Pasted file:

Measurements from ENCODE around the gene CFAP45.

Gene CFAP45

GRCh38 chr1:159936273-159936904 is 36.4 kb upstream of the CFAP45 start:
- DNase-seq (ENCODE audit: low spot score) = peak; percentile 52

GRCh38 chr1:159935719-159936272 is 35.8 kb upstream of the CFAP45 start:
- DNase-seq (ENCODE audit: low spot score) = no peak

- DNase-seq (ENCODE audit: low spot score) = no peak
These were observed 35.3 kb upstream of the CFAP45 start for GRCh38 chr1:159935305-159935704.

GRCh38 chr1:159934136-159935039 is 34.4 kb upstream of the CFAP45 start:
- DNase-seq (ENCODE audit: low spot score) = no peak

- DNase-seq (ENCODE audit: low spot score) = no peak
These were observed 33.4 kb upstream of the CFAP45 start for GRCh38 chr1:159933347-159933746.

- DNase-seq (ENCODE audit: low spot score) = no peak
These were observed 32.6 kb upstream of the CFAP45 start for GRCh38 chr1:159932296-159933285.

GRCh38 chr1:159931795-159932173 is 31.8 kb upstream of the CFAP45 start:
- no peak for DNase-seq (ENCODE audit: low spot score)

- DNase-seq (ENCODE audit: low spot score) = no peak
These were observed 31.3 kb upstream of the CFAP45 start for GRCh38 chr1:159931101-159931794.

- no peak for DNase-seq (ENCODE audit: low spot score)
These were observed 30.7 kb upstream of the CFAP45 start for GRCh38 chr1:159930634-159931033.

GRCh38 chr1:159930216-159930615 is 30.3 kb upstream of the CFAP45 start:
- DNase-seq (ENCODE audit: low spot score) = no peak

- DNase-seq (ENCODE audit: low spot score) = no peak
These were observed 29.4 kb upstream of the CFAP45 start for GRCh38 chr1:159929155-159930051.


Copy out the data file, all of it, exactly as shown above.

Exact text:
Measurements from ENCODE around the gene CFAP45.

Gene CFAP45

GRCh38 chr1:159936273-159936904 is 36.4 kb upstream of the CFAP45 start:
- DNase-seq (ENCODE audit: low spot score) = peak; percentile 52

GRCh38 chr1:159935719-159936272 is 35.8 kb upstream of the CFAP45 start:
- DNase-seq (ENCODE audit: low spot score) = no peak

- DNase-seq (ENCODE audit: low spot score) = no peak
These were observed 35.3 kb upstream of the CFAP45 start for GRCh38 chr1:159935305-159935704.

GRCh38 chr1:159934136-159935039 is 34.4 kb upstream of the CFAP45 start:
- DNase-seq (ENCODE audit: low spot score) = no peak

- DNase-seq (ENCODE audit: low spot score) = no peak
These were observed 33.4 kb upstream of the CFAP45 start for GRCh38 chr1:159933347-159933746.

- DNase-seq (ENCODE audit: low spot score) = no peak
These were observed 32.6 kb upstream of the CFAP45 start for GRCh38 chr1:159932296-159933285.

GRCh38 chr1:159931795-159932173 is 31.8 kb upstream of the CFAP45 start:
- no peak for DNase-seq (ENCODE audit: low spot score)

- DNase-seq (ENCODE audit: low spot score) = no peak
These were observed 31.3 kb upstream of the CFAP45 start for GRCh38 chr1:159931101-159931794.

- no peak for DNase-seq (ENCODE audit: low spot score)
These were observed 30.7 kb upstream of the CFAP45 start for GRCh38 chr1:159930634-159931033.

GRCh38 chr1:159930216-159930615 is 30.3 kb upstream of the CFAP45 start:
- DNase-seq (ENCODE audit: low spot score) = no peak

- DNase-seq (ENCODE audit: low spot score) = no peak
These were observed 29.4 kb upstream of the CFAP45 start for GRCh38 chr1:159929155-159930051.